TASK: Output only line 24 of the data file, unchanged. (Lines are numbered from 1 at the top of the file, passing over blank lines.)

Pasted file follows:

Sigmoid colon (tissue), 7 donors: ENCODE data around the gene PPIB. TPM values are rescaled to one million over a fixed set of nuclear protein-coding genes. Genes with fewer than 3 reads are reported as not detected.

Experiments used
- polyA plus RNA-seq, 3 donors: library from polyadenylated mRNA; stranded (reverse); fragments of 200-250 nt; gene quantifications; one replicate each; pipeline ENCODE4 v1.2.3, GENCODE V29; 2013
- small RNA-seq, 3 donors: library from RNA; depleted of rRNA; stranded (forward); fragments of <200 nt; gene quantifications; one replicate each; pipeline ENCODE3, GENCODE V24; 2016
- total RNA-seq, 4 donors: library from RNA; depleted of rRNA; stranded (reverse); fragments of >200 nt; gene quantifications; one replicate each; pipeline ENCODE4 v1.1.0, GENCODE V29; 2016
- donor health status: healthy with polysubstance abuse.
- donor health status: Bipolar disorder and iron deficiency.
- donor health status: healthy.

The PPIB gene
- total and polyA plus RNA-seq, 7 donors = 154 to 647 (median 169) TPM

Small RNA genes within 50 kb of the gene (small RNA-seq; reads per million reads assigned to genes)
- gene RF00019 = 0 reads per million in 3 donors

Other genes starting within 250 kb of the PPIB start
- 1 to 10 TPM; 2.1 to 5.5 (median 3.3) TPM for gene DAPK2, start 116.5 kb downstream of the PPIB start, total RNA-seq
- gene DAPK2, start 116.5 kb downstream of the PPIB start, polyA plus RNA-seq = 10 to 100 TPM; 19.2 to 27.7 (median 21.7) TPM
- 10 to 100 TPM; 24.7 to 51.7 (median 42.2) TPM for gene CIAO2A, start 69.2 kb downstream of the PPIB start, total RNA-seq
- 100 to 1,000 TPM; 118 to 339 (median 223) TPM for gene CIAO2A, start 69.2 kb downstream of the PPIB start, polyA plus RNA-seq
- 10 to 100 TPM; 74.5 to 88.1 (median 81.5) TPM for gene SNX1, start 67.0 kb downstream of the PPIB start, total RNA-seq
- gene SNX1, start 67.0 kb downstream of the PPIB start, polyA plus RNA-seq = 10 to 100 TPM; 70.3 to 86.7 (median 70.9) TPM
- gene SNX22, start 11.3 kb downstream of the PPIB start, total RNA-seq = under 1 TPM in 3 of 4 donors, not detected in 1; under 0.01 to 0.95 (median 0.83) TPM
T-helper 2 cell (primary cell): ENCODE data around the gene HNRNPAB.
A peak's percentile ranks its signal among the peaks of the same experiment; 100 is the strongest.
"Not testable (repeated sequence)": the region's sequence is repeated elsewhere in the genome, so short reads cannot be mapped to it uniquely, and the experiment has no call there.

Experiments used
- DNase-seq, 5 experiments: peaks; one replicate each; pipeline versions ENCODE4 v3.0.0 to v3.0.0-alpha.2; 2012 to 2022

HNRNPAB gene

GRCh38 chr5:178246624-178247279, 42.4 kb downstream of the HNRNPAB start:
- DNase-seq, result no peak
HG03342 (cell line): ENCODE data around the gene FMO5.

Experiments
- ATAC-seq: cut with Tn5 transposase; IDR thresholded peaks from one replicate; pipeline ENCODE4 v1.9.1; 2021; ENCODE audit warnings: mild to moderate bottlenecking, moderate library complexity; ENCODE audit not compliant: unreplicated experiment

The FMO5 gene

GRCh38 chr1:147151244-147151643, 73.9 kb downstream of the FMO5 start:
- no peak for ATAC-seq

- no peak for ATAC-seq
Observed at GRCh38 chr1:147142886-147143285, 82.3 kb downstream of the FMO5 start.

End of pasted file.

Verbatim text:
Experiments used